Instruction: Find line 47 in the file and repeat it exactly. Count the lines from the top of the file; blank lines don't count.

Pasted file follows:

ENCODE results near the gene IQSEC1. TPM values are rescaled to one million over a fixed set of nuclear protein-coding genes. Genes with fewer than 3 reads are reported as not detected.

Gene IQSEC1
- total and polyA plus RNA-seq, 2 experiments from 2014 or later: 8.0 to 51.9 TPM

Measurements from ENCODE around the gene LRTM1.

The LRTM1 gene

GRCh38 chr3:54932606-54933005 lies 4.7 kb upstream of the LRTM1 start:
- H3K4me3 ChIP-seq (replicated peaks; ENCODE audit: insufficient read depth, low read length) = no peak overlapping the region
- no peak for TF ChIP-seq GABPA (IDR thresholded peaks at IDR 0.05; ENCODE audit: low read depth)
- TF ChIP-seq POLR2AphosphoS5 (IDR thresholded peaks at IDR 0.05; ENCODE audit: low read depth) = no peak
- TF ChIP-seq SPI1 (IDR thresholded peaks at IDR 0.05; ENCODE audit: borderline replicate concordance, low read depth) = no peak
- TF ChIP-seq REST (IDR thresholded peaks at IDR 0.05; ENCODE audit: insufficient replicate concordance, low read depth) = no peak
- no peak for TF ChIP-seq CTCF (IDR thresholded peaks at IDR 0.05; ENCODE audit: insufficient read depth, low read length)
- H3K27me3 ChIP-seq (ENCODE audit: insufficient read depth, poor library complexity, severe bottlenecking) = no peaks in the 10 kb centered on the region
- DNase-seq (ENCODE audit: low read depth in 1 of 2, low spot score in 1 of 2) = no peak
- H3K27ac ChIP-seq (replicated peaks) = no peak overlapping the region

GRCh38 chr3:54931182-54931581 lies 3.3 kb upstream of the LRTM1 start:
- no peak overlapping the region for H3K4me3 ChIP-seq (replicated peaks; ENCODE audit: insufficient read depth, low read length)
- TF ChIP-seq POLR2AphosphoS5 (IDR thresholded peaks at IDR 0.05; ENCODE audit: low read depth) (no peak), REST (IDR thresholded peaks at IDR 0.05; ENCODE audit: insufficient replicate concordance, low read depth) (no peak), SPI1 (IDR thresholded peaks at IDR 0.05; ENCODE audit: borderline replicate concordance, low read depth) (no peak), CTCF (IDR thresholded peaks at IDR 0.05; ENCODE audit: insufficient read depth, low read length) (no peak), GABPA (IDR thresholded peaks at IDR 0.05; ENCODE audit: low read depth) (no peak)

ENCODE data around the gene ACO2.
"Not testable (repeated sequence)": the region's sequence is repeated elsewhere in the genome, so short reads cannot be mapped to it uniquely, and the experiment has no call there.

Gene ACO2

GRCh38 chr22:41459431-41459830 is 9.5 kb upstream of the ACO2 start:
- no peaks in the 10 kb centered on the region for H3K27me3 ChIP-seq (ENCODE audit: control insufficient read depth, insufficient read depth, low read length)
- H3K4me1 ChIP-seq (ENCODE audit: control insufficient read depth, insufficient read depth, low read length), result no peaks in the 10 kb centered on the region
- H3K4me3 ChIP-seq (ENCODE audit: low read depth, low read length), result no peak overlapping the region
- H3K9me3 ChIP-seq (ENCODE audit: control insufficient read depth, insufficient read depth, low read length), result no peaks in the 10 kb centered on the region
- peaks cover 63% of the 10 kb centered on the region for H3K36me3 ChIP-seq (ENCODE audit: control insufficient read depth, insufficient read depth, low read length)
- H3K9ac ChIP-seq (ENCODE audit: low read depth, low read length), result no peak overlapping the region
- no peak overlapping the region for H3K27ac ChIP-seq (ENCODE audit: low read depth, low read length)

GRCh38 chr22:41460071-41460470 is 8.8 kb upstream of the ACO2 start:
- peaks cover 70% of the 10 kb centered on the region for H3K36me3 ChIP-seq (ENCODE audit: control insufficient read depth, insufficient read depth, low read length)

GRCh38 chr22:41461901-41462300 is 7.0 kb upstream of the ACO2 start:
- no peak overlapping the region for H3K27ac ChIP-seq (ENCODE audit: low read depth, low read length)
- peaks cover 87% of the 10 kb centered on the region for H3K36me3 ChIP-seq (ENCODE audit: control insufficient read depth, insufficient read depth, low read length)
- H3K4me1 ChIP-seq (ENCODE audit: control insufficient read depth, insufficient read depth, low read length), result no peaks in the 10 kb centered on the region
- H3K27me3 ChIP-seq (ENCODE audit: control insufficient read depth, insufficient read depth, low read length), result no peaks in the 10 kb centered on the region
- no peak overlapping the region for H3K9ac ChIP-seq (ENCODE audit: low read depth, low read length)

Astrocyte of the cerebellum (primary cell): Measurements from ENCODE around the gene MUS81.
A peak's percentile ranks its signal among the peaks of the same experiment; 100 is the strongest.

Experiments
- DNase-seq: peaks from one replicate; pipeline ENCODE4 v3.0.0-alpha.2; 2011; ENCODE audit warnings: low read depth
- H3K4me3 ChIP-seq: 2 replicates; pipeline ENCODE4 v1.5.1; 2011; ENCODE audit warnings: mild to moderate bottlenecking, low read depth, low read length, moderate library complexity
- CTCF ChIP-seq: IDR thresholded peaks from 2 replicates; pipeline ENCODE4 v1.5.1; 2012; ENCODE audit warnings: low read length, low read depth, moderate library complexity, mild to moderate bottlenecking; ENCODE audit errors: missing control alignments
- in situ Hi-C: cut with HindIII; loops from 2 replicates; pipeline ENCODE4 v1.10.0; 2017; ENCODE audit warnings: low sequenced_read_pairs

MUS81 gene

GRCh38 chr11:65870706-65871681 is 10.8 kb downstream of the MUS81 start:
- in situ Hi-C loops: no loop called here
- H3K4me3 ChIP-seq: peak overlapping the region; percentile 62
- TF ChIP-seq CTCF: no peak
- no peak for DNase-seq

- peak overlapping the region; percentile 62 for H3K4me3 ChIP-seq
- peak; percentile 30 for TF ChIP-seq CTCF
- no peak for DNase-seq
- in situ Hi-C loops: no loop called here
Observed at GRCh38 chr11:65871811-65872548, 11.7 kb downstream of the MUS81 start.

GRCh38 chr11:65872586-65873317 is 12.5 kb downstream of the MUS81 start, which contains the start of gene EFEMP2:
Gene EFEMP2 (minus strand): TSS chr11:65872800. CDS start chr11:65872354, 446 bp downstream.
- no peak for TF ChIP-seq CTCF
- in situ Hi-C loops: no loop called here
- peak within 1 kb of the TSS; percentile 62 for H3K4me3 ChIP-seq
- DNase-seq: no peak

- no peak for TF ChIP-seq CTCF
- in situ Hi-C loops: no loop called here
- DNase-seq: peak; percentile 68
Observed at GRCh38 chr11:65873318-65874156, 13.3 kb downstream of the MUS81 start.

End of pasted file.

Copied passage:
- in situ Hi-C loops: no loop called here